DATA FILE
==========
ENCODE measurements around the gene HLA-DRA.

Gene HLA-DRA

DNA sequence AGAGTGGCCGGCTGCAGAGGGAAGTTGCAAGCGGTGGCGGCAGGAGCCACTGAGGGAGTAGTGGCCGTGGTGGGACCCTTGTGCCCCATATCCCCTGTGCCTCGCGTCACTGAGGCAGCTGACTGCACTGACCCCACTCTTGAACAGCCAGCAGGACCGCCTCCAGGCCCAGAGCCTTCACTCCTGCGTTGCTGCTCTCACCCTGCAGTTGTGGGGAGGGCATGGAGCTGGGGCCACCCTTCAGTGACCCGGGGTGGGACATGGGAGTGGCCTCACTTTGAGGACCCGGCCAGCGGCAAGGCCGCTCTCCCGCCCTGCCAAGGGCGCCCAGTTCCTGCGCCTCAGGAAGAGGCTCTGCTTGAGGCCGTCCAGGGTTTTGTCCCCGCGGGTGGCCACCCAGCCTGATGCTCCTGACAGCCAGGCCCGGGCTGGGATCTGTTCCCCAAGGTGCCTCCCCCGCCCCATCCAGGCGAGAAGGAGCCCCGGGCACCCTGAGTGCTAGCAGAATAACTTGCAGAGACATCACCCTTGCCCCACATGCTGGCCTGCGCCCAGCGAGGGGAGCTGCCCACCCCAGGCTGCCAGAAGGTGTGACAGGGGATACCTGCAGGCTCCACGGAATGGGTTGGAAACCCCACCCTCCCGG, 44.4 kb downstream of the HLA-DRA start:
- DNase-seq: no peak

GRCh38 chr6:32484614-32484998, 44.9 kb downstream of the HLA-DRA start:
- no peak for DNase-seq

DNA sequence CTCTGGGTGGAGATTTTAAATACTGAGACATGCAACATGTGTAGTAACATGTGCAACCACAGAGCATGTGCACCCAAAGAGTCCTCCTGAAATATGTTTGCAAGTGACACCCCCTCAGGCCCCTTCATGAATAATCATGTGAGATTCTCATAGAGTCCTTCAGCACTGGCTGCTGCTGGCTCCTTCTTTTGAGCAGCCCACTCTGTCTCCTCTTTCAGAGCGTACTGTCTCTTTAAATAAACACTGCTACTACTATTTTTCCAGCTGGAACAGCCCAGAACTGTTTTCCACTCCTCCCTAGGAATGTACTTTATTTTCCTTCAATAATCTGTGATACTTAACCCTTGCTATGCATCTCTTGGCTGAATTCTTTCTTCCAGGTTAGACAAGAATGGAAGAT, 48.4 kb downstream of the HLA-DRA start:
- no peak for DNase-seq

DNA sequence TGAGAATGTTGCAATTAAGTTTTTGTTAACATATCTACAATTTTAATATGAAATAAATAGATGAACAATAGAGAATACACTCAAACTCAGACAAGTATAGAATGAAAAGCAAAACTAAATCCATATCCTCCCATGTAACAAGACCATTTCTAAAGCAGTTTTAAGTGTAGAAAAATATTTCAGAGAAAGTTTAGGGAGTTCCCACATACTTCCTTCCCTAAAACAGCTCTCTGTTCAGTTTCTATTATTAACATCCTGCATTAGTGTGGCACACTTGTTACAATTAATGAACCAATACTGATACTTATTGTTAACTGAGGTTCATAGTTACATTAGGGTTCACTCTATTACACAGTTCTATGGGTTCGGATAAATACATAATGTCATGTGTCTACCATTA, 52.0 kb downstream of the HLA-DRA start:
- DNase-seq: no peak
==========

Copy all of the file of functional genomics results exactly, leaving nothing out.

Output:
ENCODE measurements around the gene HLA-DRA.

Gene HLA-DRA

DNA sequence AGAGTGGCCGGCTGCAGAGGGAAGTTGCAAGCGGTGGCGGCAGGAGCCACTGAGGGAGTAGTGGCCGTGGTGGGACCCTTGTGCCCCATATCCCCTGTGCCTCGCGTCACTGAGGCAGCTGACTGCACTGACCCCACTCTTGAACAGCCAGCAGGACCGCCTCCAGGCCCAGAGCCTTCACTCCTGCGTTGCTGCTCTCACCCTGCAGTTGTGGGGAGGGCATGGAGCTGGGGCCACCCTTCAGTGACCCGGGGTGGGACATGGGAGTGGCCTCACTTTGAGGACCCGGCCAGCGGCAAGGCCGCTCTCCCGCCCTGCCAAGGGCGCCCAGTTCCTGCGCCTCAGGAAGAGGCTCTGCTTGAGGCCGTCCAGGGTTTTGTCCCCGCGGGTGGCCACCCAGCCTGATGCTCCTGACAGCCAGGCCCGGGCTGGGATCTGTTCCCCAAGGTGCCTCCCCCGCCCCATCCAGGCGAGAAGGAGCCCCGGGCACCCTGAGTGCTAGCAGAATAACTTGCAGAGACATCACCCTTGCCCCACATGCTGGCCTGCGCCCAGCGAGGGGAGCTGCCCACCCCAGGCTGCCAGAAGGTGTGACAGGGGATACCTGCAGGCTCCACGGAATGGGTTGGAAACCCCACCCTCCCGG, 44.4 kb downstream of the HLA-DRA start:
- DNase-seq: no peak

GRCh38 chr6:32484614-32484998, 44.9 kb downstream of the HLA-DRA start:
- no peak for DNase-seq

DNA sequence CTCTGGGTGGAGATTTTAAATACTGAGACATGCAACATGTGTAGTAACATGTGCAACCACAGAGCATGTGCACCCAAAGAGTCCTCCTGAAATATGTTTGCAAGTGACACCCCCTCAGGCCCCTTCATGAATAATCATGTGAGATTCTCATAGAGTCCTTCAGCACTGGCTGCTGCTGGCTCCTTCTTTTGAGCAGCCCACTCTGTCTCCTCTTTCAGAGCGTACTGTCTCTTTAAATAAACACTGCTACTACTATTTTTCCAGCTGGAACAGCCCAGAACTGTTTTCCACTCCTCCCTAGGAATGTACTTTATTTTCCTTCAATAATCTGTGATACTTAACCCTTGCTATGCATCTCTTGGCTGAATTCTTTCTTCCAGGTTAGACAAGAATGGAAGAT, 48.4 kb downstream of the HLA-DRA start:
- no peak for DNase-seq

DNA sequence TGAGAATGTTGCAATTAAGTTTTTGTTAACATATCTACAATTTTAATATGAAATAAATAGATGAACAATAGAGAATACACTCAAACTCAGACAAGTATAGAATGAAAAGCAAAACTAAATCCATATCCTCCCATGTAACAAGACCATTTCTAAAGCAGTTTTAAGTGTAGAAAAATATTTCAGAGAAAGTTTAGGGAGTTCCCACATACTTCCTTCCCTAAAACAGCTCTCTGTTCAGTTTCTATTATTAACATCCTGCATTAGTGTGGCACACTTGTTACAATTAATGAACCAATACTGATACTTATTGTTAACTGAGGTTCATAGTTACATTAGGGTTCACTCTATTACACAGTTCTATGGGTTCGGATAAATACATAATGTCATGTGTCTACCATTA, 52.0 kb downstream of the HLA-DRA start:
- DNase-seq: no peak